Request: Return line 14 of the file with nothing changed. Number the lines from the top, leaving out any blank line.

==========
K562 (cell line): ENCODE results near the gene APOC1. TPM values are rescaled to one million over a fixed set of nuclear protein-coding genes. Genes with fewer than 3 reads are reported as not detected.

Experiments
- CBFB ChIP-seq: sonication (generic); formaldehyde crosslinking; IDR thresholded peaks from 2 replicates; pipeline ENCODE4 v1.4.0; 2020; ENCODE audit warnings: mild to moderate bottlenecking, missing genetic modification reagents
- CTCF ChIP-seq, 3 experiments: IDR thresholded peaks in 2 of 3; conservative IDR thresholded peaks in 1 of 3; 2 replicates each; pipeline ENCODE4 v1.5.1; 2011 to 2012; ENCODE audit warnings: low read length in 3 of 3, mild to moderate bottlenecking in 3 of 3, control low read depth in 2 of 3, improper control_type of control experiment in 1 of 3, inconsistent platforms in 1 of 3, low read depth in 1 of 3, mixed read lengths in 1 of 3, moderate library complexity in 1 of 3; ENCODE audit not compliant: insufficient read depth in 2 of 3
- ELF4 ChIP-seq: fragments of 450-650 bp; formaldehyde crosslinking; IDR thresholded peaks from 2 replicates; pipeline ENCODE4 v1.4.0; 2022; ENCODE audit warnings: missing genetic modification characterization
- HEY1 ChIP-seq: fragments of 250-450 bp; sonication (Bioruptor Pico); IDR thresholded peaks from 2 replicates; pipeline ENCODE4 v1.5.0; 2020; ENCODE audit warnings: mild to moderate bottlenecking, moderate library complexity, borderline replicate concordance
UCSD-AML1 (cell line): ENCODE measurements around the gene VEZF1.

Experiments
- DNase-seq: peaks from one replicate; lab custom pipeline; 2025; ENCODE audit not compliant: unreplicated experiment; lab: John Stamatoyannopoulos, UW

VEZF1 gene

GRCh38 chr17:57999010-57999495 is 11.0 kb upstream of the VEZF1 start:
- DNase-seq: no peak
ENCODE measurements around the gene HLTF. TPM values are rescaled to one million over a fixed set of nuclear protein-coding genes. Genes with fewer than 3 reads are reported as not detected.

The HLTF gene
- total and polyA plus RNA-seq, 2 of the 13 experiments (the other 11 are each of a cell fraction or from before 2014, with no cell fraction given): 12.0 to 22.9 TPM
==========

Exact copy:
The HLTF gene